How to Add the French Dictionary to Microsoft Word
By R.L. Cultrona
Microsoft Word is a word processing program that is part of the MS Office suite. This suite of office productivity programs is used worldwide and as such, has the ability to be used in more than one language. The creators of this program considered that sometimes a user will need the ability to type in more than one language without having to ignore all of the misspelled word indicators (not to mention the ability to spell-check in whichever language is being written). Because of this, Microsoft has added a slew of languages from which a user can choose.
Click on the "Start" button or the Windows icon at the bottom left-hand corner of the desktop.
Click on "All Programs" to bring up a list of all programs. Scroll down until you find "Microsoft Office."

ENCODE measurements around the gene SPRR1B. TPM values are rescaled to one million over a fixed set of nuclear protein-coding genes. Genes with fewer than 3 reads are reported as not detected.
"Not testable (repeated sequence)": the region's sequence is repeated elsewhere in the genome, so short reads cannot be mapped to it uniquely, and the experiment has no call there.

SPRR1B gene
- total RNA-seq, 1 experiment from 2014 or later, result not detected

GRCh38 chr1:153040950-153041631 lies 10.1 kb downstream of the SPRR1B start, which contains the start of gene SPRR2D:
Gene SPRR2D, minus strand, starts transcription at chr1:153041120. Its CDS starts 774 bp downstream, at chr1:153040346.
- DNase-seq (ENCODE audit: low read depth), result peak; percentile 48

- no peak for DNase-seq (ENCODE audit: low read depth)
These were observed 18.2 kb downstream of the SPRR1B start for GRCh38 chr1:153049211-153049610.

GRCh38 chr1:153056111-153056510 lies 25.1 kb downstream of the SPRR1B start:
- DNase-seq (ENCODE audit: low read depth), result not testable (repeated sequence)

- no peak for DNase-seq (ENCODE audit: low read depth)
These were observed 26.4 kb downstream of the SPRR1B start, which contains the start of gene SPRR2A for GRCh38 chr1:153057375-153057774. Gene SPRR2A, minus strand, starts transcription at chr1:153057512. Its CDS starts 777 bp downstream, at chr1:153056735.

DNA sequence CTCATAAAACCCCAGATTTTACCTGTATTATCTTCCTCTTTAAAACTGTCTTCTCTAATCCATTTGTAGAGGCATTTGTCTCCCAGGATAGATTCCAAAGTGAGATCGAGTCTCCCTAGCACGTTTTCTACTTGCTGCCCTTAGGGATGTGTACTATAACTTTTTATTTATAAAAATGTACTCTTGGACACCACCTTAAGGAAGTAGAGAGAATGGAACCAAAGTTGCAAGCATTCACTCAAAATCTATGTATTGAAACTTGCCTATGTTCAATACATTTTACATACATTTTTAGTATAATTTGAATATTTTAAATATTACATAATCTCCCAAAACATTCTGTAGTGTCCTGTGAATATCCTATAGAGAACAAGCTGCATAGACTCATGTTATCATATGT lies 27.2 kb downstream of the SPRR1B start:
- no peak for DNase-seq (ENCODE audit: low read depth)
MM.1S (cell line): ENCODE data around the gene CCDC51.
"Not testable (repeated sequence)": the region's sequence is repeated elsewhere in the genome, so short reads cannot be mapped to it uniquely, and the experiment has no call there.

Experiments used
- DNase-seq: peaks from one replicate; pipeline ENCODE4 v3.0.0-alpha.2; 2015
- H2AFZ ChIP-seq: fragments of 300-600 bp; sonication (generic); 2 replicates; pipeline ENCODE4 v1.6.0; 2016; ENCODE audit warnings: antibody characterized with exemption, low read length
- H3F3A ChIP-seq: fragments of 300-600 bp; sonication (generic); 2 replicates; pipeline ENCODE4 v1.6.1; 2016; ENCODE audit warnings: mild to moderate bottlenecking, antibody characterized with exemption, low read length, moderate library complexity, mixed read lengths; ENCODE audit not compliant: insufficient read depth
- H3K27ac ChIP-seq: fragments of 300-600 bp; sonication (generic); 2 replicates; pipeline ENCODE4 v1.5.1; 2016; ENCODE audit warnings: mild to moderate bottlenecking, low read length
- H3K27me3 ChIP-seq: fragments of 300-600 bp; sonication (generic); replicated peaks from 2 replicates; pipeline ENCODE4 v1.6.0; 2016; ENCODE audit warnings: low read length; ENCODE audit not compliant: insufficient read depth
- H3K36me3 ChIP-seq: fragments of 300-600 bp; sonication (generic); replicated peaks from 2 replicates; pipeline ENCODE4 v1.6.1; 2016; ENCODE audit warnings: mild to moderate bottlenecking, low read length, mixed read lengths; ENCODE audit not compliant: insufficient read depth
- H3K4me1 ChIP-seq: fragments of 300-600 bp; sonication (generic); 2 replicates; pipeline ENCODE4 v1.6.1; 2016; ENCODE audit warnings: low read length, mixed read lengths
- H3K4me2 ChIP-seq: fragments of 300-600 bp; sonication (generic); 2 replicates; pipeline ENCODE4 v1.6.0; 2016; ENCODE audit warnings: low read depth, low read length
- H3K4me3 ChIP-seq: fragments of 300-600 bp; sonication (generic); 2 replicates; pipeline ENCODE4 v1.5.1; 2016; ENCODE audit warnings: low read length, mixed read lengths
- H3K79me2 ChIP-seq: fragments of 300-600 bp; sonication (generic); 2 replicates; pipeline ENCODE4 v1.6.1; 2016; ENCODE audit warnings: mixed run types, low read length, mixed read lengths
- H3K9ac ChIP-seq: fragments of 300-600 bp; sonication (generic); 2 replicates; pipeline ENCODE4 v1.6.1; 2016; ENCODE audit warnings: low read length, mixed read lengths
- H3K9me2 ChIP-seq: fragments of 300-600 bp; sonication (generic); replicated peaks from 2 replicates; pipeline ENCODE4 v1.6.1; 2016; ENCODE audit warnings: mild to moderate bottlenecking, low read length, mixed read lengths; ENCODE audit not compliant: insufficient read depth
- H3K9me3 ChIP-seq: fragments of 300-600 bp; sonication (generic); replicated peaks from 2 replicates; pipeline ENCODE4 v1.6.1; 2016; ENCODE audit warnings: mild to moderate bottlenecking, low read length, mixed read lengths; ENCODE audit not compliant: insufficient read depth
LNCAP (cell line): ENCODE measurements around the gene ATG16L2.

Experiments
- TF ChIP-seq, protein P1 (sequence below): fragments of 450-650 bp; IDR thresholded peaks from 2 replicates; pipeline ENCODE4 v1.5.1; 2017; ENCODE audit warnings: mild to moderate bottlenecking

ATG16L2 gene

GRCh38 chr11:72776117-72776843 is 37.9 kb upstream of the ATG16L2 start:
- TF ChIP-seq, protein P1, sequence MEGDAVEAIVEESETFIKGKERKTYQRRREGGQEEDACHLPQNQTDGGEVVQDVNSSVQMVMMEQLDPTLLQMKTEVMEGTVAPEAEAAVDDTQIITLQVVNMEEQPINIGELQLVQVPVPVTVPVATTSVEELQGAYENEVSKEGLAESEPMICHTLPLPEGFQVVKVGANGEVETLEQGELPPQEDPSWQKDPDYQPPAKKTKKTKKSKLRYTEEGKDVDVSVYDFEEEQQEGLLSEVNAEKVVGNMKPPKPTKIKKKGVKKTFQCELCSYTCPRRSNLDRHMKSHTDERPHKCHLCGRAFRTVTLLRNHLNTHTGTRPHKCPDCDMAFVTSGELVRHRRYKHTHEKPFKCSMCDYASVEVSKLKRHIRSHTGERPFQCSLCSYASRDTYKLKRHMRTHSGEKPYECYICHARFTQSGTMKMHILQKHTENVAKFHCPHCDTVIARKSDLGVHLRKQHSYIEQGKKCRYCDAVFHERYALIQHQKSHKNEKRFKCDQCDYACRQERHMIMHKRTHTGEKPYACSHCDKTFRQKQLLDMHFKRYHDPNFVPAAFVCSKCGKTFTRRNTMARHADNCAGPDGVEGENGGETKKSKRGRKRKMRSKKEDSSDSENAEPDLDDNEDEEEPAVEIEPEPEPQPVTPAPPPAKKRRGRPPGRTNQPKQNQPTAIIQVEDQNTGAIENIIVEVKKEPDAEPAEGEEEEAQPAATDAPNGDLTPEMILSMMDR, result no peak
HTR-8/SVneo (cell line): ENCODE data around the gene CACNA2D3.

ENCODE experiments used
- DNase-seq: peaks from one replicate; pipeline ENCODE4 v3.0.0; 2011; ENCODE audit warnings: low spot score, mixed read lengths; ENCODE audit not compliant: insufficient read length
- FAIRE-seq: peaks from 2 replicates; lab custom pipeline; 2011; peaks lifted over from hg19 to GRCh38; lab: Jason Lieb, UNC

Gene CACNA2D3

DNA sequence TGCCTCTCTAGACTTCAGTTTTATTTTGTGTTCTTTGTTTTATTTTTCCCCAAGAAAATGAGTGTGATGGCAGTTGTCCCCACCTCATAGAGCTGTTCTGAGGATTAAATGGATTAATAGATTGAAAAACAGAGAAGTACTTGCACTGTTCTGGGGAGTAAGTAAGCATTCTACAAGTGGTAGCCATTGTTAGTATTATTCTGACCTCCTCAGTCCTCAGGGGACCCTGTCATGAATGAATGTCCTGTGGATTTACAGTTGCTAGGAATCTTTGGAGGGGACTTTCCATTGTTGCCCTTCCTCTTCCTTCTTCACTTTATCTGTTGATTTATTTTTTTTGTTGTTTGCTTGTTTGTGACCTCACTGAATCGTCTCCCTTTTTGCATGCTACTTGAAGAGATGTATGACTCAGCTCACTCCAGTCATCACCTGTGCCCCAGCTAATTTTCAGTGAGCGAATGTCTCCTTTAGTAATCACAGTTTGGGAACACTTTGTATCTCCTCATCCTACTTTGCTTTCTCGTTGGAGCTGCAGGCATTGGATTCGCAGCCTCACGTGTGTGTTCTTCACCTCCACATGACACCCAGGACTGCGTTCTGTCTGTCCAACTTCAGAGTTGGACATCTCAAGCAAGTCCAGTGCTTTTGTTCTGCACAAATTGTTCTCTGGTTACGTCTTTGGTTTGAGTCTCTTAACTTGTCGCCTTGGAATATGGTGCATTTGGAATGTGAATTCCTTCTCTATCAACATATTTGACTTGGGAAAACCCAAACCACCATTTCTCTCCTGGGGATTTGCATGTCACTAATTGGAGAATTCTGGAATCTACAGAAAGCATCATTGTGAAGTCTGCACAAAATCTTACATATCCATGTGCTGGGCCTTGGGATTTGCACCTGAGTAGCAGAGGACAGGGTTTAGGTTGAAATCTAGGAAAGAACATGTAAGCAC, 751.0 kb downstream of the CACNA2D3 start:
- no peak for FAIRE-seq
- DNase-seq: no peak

Highlight the "Microsoft Office" folder by moving your cursor over it or double-click the folder in the menu. This will bring up a list of commands. Highlight or click on "Microsoft Office Tools."
Click on "Microsoft Office Language Settings" to bring up a command window with the available languages for the Office programs.
Scroll through the available languages until you find French (France). Click the language to select it and then click the "Add" button. If you wish to change the default editing language, click on the drop-down menu and select the language you will be writing in. Click "OK" to make the changes permanent.
- French is not the only language you can add. Look through the list of available languages and select any language that you might use on a regular basis. This way, Word will not mark any writing you do in those languages as incorrect.
- Make sure that your primary language is the language that is set as the default editing language. Otherwise, you will have to continually select your primary language before you start using Word.
R.L. Cultrona is a San Diego native and a graduate of San Diego State University. She holds a Bachelor of Arts in theater, television and film with a minor in communications and political science. She began writing online instructional articles in June 2009.